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San Antonio Spurs: Samanic’s growth making Gay a prime trade asset

San Antonio Spurs Luka Samanic Mandatory Credit: Daniel Dunn-USA TODAY Sports
San Antonio Spurs Luka Samanic Mandatory Credit: Daniel Dunn-USA TODAY Sports
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I’m old enough to remember when some San Antonio Spurs fans were calling Luka Samanic a bust. After not proving himself to be NBA-ready in 48 minutes of action in his rookie season, some were ready to throw in the towel and call it. What a mistake that would have been.

After dominating the G-League bubble throughout February, Samanic was one of the young players the Spurs called up to the NBA to help bolster a roster depleted by players working through COVID-19 protocols. Since then he’s done nothing but impress us.

Luka’s last four games haven’t been otherworldly, mind-bending performances. But they have been gentle reassurances that what we saw from him with the Austin Spurs wasn’t a fluke and that he’s ready to take on a consistent role in the Spurs rotation even when they’re back to full strength.

If San Antonio wants to make Luka a permanent fixture in their rotation, it could open up some interesting possibilities for what they want to do with Rudy Gay. All of a sudden he’s looking like one of the best trade assets on the market.

San Antonio Spurs can trade Rudy Gay without worrying about their frontcourt

Let’s be upfront about one thing – this isn’t a call for the San Antonio Spurs to trade Rudy Gay. He’s been a valuable second unit contributor, a key member of one of the deadliest lineups in the NBA, and is one of the few veterans on the team with playoff experience. There’s no doubt that having him around can help the Spurs win games.

All of that said, Luka’s steady improvement lately has made trading Gay an easier situation to accept, if it comes to that.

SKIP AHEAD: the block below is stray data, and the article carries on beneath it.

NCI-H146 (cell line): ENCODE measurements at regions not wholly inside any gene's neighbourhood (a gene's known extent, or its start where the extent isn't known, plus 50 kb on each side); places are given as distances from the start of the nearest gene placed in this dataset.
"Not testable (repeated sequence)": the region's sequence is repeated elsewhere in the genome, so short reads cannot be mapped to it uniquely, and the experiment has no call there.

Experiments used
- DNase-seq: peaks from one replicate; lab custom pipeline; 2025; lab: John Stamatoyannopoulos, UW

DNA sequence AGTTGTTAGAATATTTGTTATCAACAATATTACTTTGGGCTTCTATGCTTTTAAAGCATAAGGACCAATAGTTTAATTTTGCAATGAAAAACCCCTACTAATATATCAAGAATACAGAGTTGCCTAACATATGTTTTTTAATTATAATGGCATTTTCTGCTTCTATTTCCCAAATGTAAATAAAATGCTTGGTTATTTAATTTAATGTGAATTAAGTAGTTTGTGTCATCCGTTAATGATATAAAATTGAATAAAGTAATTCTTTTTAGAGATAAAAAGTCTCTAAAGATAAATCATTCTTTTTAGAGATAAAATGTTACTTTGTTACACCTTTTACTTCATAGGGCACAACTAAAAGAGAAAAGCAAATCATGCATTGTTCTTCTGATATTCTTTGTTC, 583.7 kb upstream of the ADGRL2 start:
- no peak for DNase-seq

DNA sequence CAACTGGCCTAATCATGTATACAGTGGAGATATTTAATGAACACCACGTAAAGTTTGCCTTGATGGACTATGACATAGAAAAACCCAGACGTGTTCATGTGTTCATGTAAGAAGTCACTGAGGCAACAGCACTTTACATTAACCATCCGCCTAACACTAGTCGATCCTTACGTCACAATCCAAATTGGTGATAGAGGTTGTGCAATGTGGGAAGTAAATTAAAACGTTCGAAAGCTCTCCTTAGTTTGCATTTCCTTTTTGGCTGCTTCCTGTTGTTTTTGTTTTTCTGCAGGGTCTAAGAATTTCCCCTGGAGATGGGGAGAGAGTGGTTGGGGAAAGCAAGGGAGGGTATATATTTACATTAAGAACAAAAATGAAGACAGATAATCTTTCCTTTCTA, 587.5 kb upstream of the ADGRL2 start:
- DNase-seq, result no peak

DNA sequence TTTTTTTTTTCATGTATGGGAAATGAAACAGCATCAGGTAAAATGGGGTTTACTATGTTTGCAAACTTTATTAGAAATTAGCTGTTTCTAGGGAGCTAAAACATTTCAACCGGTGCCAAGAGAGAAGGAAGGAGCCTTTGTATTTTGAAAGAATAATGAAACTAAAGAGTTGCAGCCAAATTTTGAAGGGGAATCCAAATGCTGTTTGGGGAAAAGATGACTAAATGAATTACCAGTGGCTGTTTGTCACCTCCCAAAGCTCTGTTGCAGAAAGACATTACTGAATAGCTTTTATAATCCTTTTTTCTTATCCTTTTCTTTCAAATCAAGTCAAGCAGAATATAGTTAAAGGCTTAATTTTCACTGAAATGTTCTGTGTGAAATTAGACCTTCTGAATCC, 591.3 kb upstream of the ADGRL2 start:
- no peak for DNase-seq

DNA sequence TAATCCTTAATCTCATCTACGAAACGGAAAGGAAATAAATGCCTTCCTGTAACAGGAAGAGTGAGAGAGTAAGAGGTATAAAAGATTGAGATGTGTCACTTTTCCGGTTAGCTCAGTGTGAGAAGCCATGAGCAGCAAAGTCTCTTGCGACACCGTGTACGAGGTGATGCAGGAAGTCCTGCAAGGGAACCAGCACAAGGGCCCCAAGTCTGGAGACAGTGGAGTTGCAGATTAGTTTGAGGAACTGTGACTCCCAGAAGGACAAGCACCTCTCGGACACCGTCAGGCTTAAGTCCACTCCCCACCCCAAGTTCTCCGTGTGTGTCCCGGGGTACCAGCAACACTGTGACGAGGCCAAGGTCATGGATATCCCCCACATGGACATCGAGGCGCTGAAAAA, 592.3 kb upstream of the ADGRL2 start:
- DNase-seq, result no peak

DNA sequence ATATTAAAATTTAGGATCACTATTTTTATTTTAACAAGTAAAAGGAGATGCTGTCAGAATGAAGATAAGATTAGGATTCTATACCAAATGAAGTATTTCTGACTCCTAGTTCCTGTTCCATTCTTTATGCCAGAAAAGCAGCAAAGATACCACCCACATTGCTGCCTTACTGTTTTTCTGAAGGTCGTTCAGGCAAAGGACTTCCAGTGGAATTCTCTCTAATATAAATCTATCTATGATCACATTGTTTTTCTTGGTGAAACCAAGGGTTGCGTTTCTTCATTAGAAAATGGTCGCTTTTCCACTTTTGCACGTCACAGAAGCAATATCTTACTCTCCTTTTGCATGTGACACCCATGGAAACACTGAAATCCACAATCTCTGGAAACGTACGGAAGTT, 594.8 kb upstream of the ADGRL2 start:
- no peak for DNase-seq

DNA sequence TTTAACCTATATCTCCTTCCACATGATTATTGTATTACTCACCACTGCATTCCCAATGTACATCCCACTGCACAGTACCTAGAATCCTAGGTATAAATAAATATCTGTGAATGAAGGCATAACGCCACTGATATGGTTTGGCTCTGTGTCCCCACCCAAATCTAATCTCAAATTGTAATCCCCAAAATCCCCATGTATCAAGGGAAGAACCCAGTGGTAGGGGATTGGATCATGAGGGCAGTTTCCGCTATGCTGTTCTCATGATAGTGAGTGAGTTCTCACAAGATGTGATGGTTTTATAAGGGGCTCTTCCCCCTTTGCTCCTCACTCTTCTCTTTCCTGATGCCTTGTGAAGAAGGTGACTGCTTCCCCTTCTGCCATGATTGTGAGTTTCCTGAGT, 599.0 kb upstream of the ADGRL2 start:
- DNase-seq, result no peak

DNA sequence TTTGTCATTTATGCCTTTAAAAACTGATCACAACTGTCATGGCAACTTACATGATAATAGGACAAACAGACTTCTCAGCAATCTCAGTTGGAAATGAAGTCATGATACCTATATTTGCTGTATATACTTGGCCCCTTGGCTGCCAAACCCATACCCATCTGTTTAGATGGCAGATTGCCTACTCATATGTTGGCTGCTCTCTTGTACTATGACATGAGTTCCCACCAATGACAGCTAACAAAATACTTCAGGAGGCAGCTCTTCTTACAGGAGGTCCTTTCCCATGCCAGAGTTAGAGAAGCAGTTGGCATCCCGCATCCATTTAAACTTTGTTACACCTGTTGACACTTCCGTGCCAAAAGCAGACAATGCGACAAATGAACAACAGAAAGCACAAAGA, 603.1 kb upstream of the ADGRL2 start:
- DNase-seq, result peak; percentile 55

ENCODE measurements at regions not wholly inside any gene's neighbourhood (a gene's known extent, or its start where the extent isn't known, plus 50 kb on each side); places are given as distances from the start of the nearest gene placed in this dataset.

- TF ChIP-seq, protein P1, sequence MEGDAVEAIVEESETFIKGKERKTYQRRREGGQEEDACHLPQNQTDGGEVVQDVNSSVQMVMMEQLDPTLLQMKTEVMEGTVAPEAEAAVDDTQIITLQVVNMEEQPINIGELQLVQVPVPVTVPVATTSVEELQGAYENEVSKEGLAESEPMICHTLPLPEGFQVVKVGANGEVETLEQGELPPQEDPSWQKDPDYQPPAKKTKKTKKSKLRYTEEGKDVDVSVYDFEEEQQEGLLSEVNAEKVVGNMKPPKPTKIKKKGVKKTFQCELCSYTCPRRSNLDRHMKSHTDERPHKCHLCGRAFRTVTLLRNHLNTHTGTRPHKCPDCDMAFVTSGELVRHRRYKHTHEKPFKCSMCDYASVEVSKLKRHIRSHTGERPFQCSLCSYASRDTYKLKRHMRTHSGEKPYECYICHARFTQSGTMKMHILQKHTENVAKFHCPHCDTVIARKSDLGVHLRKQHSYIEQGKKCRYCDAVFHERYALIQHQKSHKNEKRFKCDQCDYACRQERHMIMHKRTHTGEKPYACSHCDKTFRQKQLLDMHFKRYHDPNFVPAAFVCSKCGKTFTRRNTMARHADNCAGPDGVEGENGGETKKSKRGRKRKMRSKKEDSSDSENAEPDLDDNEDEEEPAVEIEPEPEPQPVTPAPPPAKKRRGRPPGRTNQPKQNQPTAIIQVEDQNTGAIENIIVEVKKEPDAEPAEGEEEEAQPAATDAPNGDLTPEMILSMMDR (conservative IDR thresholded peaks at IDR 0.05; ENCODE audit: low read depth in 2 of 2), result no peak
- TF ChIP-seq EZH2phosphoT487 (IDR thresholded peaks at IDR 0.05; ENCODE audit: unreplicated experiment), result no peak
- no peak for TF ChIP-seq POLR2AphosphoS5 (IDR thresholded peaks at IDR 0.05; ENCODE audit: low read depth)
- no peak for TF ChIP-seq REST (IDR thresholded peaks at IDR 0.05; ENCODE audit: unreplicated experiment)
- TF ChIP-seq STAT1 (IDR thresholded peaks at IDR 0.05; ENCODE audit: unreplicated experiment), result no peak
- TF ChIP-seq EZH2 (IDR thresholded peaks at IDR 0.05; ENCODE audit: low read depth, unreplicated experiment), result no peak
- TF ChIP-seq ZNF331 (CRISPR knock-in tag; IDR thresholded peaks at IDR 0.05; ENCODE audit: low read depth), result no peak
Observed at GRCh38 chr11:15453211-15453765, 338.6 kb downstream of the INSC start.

The biggest areas of focus for Samanic coming into this season were his outside shooting, becoming more physical when he was on the court, and maintaining an engaged, positive attitude no matter what was happening. So far he’s done all of those things.

Luka’s shot has been a work in progress this season. He shot just under 30 percent in the G-League but has improved in the NBA. No longer functioning as the engine of his team’s offense, Samanic has had more time to get his shot off.

The extra space has helped him improve as a shooter and has also opened up driving lanes for Luka to fly down. He’s always preferred to get his points near the rim and that’s been his primary method of attack this season.

Even when he hasn’t had things going his way near the rim, Luka has stayed aggressive. He had a quick charge called in the contest against the Knicks but that didn’t stop him from driving back into the teeth of the defense on his way to a season-high 14 points.

His physicality shined through again in his defensive efforts. Even when he was matched up with a much stronger player in Julius Randle, Samanic didn’t back down. He kept his nose in Randle’s business and it was clear his physicality was bothering the first-time All-Star.

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Most importantly, his attitude and level of engagement have been outstanding. On offense you can always see him cutting, hustling to set screens, or repositioning himself around the arc to get open for a three. On defense he’s been locked in, giving 100 percent effort and remaining engaged even as he makes the mistakes that are part of the learning curve for any young NBA player.

Put it all together and you have a player that looks ready for a consistent role in an NBA rotation. And that makes Rudy Gay the most expendable player on the Spurs. If San Antonio wants to cash in on a veteran trade asset, now would be the time.

There’s no doubt that Gay would draw interest from teams around the league. He’s been rumored to be a player of interest to the Miami Heat and other contenders would likely kick the tires on what it would take to acquire him.

But if the future of the Spurs frontcourt rests on Samanic’s shoulders, and it certainly looks like it does, should the Spurs really be delaying the inevitable, especially if they plan on letting Gay walk in free agency this summer? If they reach a point in the decision-making process where it becomes clear that this is Gay’s last season in San Antonio it would make sense to get assets back for him while they can.

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Frankly, I’m perfectly fine with whichever path the San Antonio Spurs go down. Gay’s been a solid veteran who has helped them grind out games, if the Spurs continue to lean on him past the trade deadline I wouldn’t be upset. If they decide to part ways and give a larger role to Luka, that’d be a fine alternative. At this point, no matter how you look at it, it’s hard to feel too down about the future of the Spurs.

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